THE SCIENTIFIC BASIS FOR THE MODELLING OF CARIES PREVENTIVE STRATEGIES
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The decline in dental caries in many industrialised countries has prompted a reassessment of preventive strategies for dental caries. Although methods to prevent dental caries are well established, few data exist on defining the most appropriate combination of preventive methods to be used for differing levels of dental caries. Texts that do outline preventive methods do not make recommendations on the dental caries conditions under which they should be used. The most popular approach is the identification of individuals or groups at high risk. This research aimed to formulate a basis for strategic approaches for the prevention of dental caries in children based on the distribution of dental caries in the population at different caries severity levels. The objectives were to analyse the shapes of distributions and patterns of distribution of caries both within child populations and in individuals at differing severity levels and factors, such as presence or absence of water fluoridation, associated with the distributions. Using Rose's concepts on preventive strategies, approaches to the prevention of caries were developed based on the analyses. The study was divided into three phases. First, both the incremental and distributive properties of dental caries were analysed using the longitudinal United States National Preventive Dentistry Demonstration Programme's data set. The results were subsequently tested using data from both the British Association for the Study of Community Dentistry's national programme in the United Kingdom and from a study carried out by the University of Wales and Walsall Health Authority. Secondly, the intra-oral distribution of caries, by tooth type and sites on the teeth, was analysed to provide the scientific basis for the identification of the differing components of a preventive package. The third phase developed the findings from the first two phases to form the basis for strategy component selection at differing levels of caries. Results indicate that standard relationships exist between the distribution of dental caries within populations and in individuals and that the risk of caries increments will affect the strategic approach. Knowing the DMF provides information on the prevalence and frequency distribution of caries, the variance, the teeth affected and the sites on the affected teeth that will be carious. There is a relationship between the mean caries score of a population and the prevalence of caries within a population which is independent of water fluoride levels. Furthermore, the distributive properties indicate that a small decrease in the risk for a whole population has a greater overall impact on total caries increment than a large decrease in high risk individuals. There is a hierarchy of susceptibility to caries within the mouth which is tooth and tooth site specific. The hierarchy is not linear, certain sites are grouped. This size of the grouping varies. At low levels of caries the groupings are smaller than at high levels of disease. A reduction in the attack intensity which benefited the groupings at higher levels of disease would lead to substantial savings in cavitated sites. The findings suggest that the adoption of a policy for prevention should be determined by the caries level within the child population and that the hierarchical development should affect the choice of components for any preventive strategy. At low levels of caries, only a relatively low percentage of people would benefit from a population based fissure sealant strategy, whilst at high disease levels substantial numbers of a given population will develop approximal lesions in those teeth which would be sealed. Fluoride reduces the overall attack intensity and is not site type specific in its action. Current shortfalls in knowledge relating to fluoride regimes prevent their impact from being modelled accurately.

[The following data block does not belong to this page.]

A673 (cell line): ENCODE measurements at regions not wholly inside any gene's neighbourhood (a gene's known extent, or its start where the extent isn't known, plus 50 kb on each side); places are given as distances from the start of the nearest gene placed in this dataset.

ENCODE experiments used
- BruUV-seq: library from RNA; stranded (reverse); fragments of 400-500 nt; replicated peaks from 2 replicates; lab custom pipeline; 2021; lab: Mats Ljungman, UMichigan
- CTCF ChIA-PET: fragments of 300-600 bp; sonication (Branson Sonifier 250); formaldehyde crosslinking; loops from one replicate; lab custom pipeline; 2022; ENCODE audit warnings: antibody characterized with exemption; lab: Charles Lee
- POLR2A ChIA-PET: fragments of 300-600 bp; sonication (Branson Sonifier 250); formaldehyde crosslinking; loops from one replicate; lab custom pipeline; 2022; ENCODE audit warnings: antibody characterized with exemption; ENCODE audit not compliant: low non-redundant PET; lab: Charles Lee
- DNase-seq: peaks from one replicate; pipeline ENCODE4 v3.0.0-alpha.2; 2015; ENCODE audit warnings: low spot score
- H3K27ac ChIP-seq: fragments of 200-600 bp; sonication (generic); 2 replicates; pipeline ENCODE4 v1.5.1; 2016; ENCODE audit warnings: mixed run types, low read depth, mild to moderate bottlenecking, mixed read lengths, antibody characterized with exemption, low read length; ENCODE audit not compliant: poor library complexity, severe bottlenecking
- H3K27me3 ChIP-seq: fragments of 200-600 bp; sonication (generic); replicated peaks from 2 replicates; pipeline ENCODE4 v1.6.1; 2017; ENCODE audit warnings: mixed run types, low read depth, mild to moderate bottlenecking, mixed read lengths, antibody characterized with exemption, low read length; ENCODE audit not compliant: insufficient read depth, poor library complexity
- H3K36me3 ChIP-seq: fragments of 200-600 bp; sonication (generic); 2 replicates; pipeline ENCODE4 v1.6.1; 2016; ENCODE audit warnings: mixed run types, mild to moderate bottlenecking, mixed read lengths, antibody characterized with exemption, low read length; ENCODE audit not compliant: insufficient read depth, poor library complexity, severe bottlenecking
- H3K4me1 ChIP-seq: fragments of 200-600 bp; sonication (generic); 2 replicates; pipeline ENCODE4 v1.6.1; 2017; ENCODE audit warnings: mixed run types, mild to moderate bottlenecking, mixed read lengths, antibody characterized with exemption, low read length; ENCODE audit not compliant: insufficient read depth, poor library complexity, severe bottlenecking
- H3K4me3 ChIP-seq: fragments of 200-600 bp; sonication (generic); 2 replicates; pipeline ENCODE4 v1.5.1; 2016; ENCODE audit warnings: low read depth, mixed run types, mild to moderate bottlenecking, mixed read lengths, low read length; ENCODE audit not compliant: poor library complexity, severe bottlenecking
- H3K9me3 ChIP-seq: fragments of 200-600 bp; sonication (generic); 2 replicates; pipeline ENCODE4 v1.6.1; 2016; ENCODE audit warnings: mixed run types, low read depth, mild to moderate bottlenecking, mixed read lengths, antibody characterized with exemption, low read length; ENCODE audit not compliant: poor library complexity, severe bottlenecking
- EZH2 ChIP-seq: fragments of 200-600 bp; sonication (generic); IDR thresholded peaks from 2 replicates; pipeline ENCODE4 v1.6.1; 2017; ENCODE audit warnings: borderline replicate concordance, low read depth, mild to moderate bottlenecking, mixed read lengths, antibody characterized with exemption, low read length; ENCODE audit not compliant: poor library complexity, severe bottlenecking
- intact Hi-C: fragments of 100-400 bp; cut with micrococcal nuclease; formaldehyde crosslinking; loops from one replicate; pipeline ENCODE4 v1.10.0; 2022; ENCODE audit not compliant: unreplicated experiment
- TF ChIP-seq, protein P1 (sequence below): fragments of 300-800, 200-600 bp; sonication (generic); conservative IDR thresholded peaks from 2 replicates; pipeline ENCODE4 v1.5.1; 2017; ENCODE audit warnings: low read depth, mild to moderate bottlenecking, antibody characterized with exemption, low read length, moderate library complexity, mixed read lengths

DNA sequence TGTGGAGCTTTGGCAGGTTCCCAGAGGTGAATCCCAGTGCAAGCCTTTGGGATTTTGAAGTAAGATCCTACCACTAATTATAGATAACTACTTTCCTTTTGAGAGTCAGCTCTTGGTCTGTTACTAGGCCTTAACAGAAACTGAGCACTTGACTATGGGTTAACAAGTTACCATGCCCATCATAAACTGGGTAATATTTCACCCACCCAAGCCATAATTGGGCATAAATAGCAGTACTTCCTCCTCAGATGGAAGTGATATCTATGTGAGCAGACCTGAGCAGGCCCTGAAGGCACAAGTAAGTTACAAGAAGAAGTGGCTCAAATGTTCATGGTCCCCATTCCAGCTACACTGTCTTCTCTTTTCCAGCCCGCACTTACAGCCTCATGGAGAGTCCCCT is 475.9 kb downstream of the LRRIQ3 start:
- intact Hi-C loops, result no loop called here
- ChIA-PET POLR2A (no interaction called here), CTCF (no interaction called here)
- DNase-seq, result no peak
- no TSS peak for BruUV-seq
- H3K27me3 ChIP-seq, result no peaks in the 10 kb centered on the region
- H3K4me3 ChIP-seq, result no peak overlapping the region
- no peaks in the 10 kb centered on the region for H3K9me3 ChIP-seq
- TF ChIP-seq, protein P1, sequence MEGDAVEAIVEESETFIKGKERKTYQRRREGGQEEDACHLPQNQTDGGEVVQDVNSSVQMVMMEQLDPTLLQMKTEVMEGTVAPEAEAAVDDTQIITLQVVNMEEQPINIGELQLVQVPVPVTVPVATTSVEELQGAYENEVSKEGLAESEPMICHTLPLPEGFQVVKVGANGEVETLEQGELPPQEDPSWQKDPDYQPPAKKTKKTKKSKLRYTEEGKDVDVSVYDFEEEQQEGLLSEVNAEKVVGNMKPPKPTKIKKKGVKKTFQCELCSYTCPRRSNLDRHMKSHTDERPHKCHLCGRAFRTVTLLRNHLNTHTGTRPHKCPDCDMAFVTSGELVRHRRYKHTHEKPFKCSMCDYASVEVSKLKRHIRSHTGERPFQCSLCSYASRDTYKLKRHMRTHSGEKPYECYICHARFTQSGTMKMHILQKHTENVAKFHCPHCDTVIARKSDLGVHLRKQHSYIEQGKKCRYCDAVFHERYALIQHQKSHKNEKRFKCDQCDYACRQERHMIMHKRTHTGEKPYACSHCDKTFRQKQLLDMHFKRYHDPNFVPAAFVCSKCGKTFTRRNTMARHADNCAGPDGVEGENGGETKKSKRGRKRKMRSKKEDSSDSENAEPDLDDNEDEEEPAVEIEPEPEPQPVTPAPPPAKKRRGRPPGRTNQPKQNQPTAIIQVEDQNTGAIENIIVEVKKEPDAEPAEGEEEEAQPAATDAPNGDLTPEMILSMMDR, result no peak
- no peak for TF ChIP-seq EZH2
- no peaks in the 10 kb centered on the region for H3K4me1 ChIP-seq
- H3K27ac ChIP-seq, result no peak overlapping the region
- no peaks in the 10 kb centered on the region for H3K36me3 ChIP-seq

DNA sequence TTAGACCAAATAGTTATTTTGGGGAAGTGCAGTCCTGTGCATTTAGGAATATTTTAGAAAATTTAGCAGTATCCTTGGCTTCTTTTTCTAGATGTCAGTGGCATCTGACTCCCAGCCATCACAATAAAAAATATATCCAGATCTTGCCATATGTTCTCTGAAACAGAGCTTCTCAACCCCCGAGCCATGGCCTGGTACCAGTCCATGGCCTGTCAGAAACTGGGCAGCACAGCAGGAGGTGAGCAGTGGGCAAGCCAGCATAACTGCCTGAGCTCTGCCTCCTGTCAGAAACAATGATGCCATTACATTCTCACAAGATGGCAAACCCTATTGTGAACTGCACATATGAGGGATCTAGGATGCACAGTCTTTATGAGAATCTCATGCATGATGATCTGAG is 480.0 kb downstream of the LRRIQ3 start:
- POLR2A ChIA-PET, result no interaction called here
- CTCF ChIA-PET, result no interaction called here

AuthorsBatchelor, Paul Anthony
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